Many first-time business owners can figure out how to create a website, but don’t know where to begin when running an online company, especially in this post-recession economy. Many entrepreneurs see the potential of an ecommerce business but just don’t know where to start.
As someone who’s been there before and came out on the other side successfully, I have five nuggets of wisdom to offer those that are considering an ecommerce business as an additional means of income:
Choose an area of trade you’re passionate about.
Sell something you have a personal connection to or feel connected to. That connection will allow the marketing ideas to flow more easily. Remember that your business will take over a huge part of your life, so it’s important that you won’t grow tired of the industry within a short period of time.
Sell something you have experience with, a connection too, or are familiar with.
Knowing your product intimately and having first-hand experience with the particular industry will give you the step up above the competition. My first ecommerce company was an online maternity store. At the time it was a great fit for me because I was pregnant and knew exactly what I wanted wear as a mother-to-be.
Evaluate your time constraints in running your ecommerce business.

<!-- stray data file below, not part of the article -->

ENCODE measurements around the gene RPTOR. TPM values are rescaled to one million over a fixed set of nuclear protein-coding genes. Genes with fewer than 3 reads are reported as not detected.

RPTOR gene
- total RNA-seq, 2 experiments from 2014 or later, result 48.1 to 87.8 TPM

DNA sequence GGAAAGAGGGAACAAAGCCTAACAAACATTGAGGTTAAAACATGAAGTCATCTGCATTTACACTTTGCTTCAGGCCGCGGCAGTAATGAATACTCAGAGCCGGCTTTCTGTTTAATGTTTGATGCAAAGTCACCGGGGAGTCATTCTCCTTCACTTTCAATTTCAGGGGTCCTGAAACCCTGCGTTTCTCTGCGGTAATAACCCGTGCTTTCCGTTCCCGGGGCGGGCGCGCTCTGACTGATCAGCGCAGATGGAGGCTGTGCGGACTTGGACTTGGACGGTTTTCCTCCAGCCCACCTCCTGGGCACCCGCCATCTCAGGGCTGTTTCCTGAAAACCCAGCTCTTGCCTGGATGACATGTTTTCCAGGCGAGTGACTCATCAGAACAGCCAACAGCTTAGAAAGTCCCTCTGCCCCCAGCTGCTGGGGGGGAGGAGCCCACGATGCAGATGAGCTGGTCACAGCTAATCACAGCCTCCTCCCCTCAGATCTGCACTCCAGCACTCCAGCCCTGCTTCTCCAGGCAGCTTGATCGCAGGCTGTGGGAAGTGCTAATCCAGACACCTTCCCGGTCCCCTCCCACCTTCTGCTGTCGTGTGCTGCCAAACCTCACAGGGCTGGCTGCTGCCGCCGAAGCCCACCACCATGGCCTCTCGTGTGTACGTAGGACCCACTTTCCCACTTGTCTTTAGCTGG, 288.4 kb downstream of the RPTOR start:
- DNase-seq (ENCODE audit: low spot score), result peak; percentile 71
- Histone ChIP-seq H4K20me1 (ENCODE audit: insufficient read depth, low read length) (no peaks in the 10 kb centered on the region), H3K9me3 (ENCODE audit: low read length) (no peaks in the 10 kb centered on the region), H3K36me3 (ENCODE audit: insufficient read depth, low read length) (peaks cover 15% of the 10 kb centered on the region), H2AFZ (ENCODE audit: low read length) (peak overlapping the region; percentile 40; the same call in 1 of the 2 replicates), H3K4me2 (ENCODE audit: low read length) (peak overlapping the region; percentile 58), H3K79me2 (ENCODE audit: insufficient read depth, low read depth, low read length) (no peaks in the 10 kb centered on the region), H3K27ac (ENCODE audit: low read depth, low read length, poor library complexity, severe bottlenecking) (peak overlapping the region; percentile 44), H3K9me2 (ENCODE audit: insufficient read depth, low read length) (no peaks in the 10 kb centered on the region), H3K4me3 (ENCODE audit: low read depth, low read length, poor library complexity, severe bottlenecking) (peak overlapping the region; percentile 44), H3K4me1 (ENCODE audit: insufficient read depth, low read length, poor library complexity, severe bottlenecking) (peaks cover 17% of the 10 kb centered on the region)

Will the products you’re selling require more inventory management and website updating then your schedule will allow? Be realistic about demands for the type of product you hope to sell and the actual time you have. When my son was born, I sold my maternity clothing company so I could allocate my time as needed. Once I knew what the maternal demands on my time would be, I was able to start Pure-Ecommerce.com to help other business owners and entrepreneurs create and run a successful ecommerce company.
Decide if you want your ecommerce business to be a part time or full time endeavor.
Then choose an Internet business that falls in line with those expectations. An ecommerce business is great because of the vast flexibility it allows, but setting expectations for the type of company you want to own is a big step in creating it the way you want.
Evaluate your income expectations.
How much do you hope to or need to make? Do your research so you can make a solid determination on the potential sales for the product you’re selling so you can make realistic financial and time investments.
The recession provided many with the perfect opportunity to start their own business. My goal is to help dozens of recession-battered, laid off employees and Stay-at-Home Moms and Dads find an alternative means of new, reliable income.
More from Women Grow Business:
- Kick holiday fraud to the curb, by Stella Fayman
- 5 reasons to love doing business online, by Rebecca Malik
Image: danielbroche via Flickr, Creative Commons
Jennifer Varner created Pure-Ecommerce.com after gaining experience and success through one of the largest online maternity clothing stores. Jennifer designed Pure-Ecommerce.com to provide entrepreneurs with complete, ready to go, Internet companies in addition to 40 hours of methodical e-commerce consultation and training. Jennifer also started Kilian’s Kids, a non-profit organization designed to provide laptop computers to children with cancer or serious illness. You can connect with her on Twitter at @pureecommerce.